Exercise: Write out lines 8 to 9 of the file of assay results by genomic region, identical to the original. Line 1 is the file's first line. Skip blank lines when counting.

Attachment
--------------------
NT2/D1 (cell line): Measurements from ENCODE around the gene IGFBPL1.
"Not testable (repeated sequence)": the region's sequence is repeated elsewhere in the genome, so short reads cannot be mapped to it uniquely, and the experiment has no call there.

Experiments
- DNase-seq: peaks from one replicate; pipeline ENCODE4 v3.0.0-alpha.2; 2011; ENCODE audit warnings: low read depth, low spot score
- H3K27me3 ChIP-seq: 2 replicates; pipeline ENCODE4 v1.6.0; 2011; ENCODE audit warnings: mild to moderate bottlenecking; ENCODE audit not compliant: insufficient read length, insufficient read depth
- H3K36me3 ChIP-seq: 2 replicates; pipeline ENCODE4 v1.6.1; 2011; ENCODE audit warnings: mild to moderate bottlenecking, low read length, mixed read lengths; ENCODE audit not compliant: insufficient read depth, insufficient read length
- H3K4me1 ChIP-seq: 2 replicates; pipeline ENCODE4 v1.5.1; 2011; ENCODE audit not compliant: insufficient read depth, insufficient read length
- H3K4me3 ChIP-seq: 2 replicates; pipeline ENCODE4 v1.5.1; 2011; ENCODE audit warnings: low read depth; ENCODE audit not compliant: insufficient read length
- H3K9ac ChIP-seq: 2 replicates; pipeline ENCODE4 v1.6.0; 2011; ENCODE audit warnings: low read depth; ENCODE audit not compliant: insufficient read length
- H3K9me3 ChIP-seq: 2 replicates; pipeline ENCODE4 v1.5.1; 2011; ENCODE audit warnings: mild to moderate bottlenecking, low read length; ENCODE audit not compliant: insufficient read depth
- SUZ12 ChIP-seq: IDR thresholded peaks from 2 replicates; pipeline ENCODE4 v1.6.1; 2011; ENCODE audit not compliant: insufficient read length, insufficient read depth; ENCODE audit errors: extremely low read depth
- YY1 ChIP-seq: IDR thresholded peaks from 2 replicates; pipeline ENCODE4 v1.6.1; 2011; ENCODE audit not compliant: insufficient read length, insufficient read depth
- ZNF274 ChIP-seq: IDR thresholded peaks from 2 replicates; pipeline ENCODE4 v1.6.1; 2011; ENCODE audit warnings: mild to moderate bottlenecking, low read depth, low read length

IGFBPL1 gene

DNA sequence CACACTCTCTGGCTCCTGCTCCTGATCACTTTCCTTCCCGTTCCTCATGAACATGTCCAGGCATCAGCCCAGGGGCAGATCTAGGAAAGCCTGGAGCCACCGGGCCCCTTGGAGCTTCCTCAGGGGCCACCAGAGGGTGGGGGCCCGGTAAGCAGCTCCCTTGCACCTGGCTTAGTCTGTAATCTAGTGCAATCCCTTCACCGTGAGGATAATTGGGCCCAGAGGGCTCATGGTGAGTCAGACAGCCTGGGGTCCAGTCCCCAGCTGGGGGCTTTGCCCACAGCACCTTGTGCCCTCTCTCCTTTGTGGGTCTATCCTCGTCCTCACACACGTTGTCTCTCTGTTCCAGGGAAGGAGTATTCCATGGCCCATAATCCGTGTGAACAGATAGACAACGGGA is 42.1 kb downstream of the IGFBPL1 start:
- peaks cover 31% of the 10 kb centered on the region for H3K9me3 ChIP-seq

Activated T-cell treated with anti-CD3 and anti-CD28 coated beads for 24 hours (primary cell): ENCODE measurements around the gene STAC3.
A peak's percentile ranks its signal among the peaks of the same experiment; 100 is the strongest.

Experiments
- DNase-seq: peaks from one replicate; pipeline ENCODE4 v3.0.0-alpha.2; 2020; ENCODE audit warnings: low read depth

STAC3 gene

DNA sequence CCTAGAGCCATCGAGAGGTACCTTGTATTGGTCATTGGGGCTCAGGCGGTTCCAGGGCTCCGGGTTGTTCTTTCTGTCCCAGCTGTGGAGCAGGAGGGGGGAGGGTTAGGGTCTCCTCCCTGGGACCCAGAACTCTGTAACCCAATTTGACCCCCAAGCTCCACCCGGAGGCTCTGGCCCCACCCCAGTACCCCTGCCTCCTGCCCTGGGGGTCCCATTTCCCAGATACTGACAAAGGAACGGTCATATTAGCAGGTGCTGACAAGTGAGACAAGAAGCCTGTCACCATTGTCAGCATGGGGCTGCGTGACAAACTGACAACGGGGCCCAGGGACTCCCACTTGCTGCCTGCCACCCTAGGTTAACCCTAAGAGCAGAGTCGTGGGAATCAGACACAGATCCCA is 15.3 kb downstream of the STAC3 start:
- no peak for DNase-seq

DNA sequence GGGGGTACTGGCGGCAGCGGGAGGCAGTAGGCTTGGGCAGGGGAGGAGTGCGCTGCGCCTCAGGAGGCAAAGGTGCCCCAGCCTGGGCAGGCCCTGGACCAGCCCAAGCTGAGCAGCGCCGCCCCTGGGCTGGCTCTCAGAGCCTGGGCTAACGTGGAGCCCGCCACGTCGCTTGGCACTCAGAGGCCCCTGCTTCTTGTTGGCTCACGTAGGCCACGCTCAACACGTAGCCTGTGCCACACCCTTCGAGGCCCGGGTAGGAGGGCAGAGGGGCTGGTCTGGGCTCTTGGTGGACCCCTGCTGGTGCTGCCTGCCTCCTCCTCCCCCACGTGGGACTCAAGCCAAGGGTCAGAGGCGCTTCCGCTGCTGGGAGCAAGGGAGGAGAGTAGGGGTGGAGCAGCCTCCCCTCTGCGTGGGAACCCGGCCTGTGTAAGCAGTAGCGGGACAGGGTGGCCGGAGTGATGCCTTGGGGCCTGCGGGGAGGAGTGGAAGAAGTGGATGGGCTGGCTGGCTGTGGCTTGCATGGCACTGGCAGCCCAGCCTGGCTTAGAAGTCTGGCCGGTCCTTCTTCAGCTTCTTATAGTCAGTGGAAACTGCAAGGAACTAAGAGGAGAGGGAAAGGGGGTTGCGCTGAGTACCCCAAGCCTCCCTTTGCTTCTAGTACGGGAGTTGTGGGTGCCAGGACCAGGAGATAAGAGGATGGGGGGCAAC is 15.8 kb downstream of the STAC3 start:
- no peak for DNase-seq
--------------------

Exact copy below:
- H3K4me3 ChIP-seq: 2 replicates; pipeline ENCODE4 v1.5.1; 2011; ENCODE audit warnings: low read depth; ENCODE audit not compliant: insufficient read length
- H3K9ac ChIP-seq: 2 replicates; pipeline ENCODE4 v1.6.0; 2011; ENCODE audit warnings: low read depth; ENCODE audit not compliant: insufficient read length